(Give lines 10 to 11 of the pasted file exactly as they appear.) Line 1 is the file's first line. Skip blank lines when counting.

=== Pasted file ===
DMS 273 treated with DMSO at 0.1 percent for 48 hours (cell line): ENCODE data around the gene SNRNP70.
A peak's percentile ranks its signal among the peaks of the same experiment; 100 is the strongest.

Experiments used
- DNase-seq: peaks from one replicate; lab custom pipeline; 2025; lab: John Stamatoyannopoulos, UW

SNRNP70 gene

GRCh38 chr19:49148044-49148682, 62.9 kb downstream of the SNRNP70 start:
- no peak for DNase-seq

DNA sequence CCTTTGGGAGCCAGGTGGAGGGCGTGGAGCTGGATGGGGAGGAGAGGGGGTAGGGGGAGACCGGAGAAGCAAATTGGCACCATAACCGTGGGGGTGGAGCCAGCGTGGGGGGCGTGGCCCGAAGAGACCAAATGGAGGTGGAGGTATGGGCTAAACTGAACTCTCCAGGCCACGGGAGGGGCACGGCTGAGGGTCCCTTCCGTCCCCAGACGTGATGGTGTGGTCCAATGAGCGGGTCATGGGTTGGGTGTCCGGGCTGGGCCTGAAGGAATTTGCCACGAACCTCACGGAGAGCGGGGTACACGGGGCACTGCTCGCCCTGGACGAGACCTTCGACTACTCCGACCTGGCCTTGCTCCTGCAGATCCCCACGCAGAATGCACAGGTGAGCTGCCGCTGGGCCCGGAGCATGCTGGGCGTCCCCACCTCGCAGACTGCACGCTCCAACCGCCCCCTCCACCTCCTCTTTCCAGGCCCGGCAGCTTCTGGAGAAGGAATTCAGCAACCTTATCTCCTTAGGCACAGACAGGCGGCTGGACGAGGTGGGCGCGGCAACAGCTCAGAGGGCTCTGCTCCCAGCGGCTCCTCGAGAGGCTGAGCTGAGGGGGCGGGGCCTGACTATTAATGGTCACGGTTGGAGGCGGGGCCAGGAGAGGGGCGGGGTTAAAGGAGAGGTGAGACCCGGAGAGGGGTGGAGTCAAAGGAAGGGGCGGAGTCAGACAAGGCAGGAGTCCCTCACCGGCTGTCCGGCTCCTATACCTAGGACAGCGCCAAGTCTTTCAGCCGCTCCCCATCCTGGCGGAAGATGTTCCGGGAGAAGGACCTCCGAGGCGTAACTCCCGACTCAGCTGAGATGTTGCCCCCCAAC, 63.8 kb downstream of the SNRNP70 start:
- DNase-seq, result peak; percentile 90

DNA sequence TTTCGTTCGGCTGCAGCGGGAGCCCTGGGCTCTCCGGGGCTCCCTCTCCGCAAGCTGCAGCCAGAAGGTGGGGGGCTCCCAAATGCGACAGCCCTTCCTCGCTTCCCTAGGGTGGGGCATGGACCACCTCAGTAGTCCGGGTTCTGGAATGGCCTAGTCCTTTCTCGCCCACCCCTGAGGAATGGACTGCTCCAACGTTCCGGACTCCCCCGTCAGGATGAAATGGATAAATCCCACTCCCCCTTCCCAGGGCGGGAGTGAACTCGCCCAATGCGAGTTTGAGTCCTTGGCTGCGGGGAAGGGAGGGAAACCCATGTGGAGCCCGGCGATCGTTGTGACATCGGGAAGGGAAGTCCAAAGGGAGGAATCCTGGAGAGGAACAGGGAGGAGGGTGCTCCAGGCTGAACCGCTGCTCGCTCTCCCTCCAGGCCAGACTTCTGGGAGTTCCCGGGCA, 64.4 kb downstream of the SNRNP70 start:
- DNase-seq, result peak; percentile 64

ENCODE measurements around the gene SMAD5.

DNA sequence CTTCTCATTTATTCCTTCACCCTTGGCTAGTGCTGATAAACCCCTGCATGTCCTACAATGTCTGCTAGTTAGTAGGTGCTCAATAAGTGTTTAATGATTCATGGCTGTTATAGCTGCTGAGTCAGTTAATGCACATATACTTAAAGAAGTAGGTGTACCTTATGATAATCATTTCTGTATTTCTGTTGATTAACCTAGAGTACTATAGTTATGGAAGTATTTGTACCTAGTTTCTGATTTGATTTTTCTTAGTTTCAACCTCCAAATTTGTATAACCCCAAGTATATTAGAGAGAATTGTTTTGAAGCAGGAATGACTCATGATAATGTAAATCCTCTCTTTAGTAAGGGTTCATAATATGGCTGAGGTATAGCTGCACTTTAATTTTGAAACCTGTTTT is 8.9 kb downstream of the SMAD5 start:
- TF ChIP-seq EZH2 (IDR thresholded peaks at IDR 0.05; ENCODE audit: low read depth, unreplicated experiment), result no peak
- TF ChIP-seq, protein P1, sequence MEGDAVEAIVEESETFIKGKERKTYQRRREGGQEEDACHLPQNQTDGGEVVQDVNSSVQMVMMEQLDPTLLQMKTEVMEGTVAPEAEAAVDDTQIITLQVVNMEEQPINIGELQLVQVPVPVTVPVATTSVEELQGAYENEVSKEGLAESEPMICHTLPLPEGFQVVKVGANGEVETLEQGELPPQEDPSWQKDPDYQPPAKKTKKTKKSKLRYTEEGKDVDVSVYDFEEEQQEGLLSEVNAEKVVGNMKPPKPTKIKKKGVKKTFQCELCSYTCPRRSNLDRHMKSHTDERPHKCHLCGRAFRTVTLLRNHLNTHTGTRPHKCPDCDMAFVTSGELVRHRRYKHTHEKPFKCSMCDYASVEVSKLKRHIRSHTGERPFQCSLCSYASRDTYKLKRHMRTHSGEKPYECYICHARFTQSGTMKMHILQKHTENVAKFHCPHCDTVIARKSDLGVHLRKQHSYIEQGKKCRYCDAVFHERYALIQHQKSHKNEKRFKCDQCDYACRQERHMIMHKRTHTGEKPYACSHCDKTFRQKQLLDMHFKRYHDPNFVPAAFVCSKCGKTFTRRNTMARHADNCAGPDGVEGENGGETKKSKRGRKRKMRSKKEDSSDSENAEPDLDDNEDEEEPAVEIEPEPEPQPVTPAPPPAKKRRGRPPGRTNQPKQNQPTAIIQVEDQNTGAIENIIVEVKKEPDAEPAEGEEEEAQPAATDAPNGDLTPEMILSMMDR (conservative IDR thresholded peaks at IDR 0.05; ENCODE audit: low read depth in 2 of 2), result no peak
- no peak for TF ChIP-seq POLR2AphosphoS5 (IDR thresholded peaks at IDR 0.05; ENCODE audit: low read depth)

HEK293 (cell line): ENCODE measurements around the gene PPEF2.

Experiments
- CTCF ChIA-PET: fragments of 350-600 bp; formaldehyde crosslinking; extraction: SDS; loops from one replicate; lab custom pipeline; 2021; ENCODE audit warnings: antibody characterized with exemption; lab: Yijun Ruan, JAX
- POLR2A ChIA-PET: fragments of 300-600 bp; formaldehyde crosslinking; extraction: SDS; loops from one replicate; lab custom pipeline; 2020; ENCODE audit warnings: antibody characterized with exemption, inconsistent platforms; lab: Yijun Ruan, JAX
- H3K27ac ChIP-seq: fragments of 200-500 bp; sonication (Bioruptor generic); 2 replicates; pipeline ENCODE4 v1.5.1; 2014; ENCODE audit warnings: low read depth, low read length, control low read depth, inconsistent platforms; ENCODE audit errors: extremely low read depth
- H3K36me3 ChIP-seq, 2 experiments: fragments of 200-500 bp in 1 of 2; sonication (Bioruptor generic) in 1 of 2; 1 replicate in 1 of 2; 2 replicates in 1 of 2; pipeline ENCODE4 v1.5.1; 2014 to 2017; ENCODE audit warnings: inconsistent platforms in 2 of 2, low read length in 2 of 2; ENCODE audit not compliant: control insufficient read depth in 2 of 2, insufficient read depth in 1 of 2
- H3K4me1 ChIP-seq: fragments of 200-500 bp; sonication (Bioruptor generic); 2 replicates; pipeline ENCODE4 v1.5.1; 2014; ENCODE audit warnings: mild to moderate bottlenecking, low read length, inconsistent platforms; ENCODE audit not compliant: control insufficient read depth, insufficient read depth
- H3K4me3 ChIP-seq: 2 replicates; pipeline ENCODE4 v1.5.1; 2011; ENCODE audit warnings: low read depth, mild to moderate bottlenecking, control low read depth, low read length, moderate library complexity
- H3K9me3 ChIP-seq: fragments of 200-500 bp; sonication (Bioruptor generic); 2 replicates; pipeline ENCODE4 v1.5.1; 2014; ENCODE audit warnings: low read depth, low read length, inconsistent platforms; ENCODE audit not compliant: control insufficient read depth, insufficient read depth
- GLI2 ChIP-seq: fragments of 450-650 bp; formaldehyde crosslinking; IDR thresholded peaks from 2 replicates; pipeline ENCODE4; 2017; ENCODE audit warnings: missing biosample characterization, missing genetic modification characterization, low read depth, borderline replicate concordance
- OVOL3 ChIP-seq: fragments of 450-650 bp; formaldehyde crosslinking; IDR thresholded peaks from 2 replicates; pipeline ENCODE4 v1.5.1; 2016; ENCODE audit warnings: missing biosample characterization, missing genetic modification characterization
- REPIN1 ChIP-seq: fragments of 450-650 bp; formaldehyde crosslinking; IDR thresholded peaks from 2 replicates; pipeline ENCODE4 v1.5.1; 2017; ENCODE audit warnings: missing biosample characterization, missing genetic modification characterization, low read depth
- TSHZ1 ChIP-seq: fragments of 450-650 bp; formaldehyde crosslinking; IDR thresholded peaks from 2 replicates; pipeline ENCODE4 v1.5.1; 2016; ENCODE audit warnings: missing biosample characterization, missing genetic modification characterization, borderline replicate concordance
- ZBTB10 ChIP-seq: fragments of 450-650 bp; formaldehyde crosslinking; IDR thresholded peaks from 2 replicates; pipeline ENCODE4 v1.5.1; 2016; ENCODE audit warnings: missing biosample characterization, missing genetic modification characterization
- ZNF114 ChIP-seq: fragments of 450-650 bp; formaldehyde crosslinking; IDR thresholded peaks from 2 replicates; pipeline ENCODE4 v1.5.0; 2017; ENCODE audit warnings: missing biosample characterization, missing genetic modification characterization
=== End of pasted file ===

DNA sequence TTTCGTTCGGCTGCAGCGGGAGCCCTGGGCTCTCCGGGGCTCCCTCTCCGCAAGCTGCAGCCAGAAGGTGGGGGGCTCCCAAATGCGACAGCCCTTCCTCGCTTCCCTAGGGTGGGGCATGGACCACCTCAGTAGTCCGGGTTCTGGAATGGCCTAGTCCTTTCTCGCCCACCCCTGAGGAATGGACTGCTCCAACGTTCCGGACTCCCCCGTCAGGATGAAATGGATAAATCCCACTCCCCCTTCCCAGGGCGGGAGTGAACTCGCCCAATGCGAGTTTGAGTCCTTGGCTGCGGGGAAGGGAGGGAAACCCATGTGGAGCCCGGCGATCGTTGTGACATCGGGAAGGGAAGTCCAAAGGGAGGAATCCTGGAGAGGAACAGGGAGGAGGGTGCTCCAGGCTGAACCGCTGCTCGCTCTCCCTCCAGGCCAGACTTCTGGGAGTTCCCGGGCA, 64.4 kb downstream of the SNRNP70 start:
- DNase-seq, result peak; percentile 64